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A question about grammar

July 16, 2017 09:02AM

I've had this question for some time and today, after finding the same mistake (or what I think is a mistake) in a book for the umpteenth time, I decided to ask for your help.

I'm not a native speaker. I learnt English at school and all of my teachers (and all of my grammar books) taught me that, when using a comparative adjective, after "than" goes an objective pronoun, not a subjective one.

E.g. He's taller than her = right

E.g. He's taller than she = wrong

But it's correct to say:

He's taller than she is.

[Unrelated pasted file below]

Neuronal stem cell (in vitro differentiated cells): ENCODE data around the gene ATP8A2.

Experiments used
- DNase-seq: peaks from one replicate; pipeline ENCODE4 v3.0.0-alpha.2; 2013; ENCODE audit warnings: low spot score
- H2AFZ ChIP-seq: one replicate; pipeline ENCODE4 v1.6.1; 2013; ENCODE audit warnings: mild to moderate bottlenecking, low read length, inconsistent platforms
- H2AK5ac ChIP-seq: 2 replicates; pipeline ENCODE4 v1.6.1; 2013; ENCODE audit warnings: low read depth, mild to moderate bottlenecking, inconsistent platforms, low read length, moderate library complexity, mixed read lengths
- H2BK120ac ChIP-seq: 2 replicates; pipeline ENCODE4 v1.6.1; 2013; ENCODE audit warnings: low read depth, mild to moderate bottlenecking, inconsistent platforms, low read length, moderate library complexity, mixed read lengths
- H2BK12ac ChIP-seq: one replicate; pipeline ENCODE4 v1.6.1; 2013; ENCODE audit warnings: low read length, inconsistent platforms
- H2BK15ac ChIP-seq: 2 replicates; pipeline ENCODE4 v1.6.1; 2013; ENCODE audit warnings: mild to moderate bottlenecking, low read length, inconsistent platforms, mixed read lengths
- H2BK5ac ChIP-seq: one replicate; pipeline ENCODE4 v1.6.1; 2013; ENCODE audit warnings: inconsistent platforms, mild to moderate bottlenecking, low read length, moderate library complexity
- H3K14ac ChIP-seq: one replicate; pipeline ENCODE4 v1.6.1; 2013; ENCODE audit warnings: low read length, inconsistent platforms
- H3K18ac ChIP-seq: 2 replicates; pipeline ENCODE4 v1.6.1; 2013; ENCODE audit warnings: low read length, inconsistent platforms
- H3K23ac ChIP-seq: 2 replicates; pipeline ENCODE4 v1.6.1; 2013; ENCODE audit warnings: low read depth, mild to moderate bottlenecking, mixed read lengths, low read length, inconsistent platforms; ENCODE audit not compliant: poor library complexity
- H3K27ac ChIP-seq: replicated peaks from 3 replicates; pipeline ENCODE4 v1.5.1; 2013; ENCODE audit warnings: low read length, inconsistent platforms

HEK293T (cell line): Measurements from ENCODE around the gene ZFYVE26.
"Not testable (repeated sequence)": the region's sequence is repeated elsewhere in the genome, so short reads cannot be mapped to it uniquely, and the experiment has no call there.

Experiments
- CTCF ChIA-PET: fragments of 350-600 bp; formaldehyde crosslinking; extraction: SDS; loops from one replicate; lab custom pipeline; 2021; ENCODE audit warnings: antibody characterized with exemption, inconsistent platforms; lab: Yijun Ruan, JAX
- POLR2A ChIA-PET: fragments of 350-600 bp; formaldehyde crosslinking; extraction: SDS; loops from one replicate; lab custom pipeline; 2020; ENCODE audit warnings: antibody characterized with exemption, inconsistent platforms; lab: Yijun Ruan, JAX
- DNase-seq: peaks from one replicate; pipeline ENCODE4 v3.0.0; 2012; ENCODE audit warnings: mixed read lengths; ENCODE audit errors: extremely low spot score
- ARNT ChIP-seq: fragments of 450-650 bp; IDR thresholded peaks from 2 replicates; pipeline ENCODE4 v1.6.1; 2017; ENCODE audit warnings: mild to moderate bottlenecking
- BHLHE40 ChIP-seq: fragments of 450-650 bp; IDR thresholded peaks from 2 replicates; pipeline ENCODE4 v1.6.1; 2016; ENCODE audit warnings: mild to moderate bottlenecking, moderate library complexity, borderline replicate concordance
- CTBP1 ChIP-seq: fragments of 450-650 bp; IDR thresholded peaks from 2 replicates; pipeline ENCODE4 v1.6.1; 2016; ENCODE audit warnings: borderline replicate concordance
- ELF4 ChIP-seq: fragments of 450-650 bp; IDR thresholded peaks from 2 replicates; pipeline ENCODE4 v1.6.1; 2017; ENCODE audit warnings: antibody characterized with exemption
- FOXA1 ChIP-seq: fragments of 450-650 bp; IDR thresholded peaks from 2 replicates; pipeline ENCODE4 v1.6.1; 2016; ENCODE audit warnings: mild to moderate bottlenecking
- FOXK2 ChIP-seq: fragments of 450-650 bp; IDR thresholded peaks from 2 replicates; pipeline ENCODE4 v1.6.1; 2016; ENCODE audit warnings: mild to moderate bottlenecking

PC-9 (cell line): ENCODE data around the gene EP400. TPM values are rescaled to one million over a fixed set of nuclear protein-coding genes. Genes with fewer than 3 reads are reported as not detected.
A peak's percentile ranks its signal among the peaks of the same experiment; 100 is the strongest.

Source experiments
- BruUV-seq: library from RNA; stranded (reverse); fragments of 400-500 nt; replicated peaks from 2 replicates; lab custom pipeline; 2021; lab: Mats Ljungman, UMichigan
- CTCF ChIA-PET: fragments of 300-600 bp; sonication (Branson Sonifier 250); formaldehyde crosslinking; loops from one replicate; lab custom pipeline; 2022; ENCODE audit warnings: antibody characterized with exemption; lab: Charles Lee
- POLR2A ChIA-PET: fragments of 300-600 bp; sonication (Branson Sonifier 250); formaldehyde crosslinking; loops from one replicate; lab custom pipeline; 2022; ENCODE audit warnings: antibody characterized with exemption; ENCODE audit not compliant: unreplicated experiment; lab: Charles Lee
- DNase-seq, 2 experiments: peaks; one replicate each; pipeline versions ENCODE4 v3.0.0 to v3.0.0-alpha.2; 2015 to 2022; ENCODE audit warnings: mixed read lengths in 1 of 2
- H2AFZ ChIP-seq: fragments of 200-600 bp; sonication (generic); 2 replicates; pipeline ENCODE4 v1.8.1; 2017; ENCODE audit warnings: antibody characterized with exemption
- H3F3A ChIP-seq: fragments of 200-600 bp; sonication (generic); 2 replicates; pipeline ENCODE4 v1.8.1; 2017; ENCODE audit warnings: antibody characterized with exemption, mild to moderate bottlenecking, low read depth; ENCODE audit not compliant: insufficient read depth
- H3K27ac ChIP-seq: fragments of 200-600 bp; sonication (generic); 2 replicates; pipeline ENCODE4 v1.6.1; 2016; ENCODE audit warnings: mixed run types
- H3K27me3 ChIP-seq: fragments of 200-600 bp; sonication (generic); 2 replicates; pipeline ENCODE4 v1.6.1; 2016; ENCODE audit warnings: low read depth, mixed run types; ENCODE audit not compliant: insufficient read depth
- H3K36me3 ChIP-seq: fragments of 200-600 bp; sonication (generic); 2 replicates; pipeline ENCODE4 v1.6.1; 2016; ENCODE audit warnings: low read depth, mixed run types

That's the rule as I know it. However, in each and every book I've read so far, I found something like:

"He had more to prove than they."

I should probably point out that these books are mosty written by American authors, and have all been published in the last fifteen to twenty years. I don't remember ever finding this "mistake" in Austen or Dickens.

I'd really like to know if this is a new rule or if it's still correct to use comparatives the way I learnt. Links to articles about grammar would be welcome, if you know any.

Thank you!

A question about grammar

LilyJuly 16, 2017 09:02AM

Re: A question about grammar

JanetRJuly 16, 2017 03:08PM

Re: A question about grammar

Lily - not logged inJuly 18, 2017 02:28PM

Re: A question about grammar

DorotheeJuly 19, 2017 06:04PM

Re: A question about grammar

AlanAugust 06, 2017 07:47AM

Re: A question about grammar

Harvey S.July 18, 2017 04:51PM

Re: A question about grammar

DorotheeJuly 17, 2017 10:21AM

Re: A question about grammar

cpaulineJuly 21, 2017 03:40PM


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